Grace's Guide is the leading source of historical information on industry and manufacturing in Britain. This web publication contains 140,242 pages of information and 227,382 images on early companies, their products and the people who designed and built them.
Sir Arthur Thomas Cotton (1803–1899), army officer and irrigation engineer.
1803 Born at Woodcote, Oxfordshire, son of Henry Calveley Cotton and his wife Matilda
1819 he was commissioned in the Madras engineers.
Served with the Ordnance Survey at Bangor and the engineer depot at Chatham.
1821 Posted to Madras as assistant engineer.
1828 Cotton began work on the improvement and extension of irrigation in southern India, which proved to be his great achievement. The chief projects on which he worked, or which owe their existence to his initiative, were works on the Cauvery and Coleroon rivers, located in the modern state of Tamil Nadu, and later works on the Godavari and Kistna rivers, located in the modern state of Andhra Pradesh.
After a spell of ill health, Cotton married Elizabeth Learmonth in Tasmania in 1841.
1845 Proposed construction of an anicut on the Kistna River at Bezwada; this was then planned by Colonel Sir Henry Atwell Lake RE. Its construction was supervised by Major-General Charles Orr RE, who trained under Cotton on the Godavari project.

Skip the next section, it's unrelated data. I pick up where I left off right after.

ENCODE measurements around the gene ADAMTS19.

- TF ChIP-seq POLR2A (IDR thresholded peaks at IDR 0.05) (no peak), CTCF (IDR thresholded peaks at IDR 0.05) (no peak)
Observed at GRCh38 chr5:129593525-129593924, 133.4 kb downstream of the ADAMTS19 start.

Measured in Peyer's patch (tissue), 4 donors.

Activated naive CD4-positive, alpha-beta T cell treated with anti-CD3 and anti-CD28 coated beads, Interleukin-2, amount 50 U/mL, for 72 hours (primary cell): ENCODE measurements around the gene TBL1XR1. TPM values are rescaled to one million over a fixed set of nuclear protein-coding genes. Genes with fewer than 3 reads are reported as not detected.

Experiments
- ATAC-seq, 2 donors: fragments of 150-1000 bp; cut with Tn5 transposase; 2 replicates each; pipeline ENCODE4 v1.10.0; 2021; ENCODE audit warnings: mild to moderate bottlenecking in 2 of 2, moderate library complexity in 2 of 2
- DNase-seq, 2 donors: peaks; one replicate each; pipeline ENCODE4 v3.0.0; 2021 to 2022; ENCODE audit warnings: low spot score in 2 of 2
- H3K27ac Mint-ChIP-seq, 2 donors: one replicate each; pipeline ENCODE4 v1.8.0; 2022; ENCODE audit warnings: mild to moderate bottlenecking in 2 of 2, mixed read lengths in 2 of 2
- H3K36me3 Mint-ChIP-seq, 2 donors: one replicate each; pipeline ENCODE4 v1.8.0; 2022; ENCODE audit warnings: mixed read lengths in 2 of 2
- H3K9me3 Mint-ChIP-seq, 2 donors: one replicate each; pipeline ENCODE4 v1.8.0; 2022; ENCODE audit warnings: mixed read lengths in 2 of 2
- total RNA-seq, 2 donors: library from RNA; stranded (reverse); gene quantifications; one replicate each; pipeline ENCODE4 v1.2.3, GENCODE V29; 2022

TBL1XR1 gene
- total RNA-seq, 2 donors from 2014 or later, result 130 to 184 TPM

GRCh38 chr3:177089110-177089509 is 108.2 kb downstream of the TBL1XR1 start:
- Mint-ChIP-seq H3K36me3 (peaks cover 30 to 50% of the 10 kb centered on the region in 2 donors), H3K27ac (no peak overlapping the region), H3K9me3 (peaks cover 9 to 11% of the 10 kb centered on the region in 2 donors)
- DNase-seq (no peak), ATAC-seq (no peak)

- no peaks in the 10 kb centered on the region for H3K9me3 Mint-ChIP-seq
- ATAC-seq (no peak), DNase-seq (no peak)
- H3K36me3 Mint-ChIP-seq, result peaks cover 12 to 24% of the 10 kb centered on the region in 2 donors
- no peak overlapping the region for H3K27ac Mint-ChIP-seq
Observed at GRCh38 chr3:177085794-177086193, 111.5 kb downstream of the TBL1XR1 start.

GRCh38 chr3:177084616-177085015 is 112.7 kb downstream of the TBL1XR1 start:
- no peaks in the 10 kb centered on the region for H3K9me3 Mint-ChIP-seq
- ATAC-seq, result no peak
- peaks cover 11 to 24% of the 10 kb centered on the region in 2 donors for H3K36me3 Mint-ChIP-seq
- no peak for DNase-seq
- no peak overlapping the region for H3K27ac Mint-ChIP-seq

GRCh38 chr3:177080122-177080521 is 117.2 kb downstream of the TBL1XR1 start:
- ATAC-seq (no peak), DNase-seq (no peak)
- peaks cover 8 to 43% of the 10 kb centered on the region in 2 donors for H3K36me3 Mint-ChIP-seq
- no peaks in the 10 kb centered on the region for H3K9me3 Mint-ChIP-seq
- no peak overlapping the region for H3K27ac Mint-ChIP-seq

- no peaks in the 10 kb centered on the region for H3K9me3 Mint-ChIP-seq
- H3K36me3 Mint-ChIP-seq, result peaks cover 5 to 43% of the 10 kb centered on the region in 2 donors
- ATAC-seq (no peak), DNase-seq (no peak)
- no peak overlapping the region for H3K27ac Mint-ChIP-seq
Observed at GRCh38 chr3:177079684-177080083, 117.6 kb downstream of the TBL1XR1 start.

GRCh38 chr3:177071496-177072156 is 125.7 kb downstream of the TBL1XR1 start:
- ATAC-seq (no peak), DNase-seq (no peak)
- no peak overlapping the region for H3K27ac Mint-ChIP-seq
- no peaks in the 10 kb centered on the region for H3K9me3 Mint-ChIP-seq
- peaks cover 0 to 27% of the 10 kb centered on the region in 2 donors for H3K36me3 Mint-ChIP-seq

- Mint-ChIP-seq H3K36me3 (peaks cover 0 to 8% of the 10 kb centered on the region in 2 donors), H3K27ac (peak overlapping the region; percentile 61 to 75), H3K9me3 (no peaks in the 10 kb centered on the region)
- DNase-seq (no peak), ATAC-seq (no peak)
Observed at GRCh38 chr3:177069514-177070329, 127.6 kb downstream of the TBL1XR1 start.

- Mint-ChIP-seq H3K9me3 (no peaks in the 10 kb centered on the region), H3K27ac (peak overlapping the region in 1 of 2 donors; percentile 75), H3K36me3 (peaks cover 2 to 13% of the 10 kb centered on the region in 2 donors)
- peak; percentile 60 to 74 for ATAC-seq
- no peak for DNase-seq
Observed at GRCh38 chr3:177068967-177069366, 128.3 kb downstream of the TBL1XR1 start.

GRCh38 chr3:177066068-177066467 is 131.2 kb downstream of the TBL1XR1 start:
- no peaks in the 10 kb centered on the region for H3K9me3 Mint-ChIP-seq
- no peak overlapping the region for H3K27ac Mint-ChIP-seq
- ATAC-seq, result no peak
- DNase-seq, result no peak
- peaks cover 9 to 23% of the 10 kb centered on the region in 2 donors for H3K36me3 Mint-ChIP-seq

Cotton established a model of Indian hydraulic engineering which continued to be followed in developing the resources of other Indian rivers. On several minor rivers in south-eastern India, including the Penner, Cotteliar, Paler, Cheyyar, and Vellar, anicuts and subsidiary works were subsequently constructed, which contributed to increasing the agricultural productivity of the country.
The success of Cotton's hydraulic schemes inspired more ambitious and challenging projects, such as the construction of a high dam along the Periyar River in the mountains of the modern state of Kerala which was completed in 1895.
1861 Cotton was knighted.
1862 Retired from India
1866 a KCSI (second class) was conferred upon him.
1877 Cotton retired from the army with the rank of general and settled at Woodcot, Dorking. He put his efforts into devising new methods for improving English agriculture.
1899 Died at Woodcot. Shortly afterwards the secretary of state for India in council granted Lady Cotton a special pension of £250 a year in recognition of her husband's services.